(3) The reason why that does not follow, is this: because there are many men who do not know that which you know. Now the judgment of outward things depend not only upon your conscience, but upon the conscience of those that behold you, and therefore your actions must be applied not only to your knowledge, but also to the ignorance of your brethren. (4) An applying of the reason: there are many who cannot eat of things offered to idols, except with a wavering conscience, because they think them to be unclean. Therefore if by your example they wish to do that which inwardly they think displeases God, their conscience is defiled with this eating, and you have been the occasion of this mischief.
(k) By conscience of the idol, he means the secret judgment that they had within themselves, by which they thought all things unclean that were offered to idols, and therefore they could not use them with good conscience. For conscience has this power, that if it is good, it makes indifferent things good, and if it is evil, it makes them evil.

8:8 5 But meat commendeth us not to God: for neither, if we eat, are we the better; neither, if we eat not, are we the worse.

(5) An anticipation of an objection: why then will we therefore be deprived of our liberty? Nay, says the apostle, you will lose no part of Christianity although you abstain for your brethren's sake, as also if you receive the food, for it makes you in no way the more holy, for our commendation before God consists not in foods. But to use our liberty with offence of our brethren is an abuse of liberty, the true use of which is completely contrary, that is, to use it in such a way that we have consideration of our weak brethren.

8:10 6 For if any man see thee which hast knowledge sit at meat in the idol's temple, shall not the conscience of him which is weak be emboldened to eat those things which are offered to idols;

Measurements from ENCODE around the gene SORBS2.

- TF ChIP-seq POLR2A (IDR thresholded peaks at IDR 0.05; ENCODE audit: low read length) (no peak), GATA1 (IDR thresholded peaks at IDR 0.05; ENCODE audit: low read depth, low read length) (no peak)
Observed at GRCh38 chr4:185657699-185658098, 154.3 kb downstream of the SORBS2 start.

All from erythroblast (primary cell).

(6) Another plain explication of the same reason, propounding the example of the sitting down at the table in the idol's temple. This thing the Corinthians did wrongly consider among things indifferent, because it is simply forbidden for the circumstance of the place, even though the offence had ceased, as it will be declared in its place.

8:11 7 And through thy knowledge shall the weak brother perish, for whom Christ died?

(7) An amplification of the argument taken both of comparison and opposites: "You wretched man", he says, "pleasing yourself with your knowledge which indeed is not knowledge, for if you had true knowledge, you would not sit down to eat food in an idol's temple. Will you destroy your brother, hardening his weak conscience by this example to do evil, for whose salvation Christ himself has died?"

8:12 8 But when ye sin so against the brethren, and wound their weak conscience, ye sin against Christ.

(8) Another amplification: such offending of our weak brethren, results in the offending of Christ, and therefore do not let these men think that they have to deal only with their brethren.

8:13 9 Wherefore, if meat make my brother to offend, I will eat no flesh while the world standeth, lest I make my brother to offend.

(9) The conclusion, which Paul conceives in his own person, that he might not seem to exact that of others which he will not be first subject to himself. I had rather (he says) abstain forever from all types of flesh, then give occasion of sin to any of my brethren. And on a smaller scale, in any certain place or time, I would refuse to eat flesh offered to idols, for my brother's sake.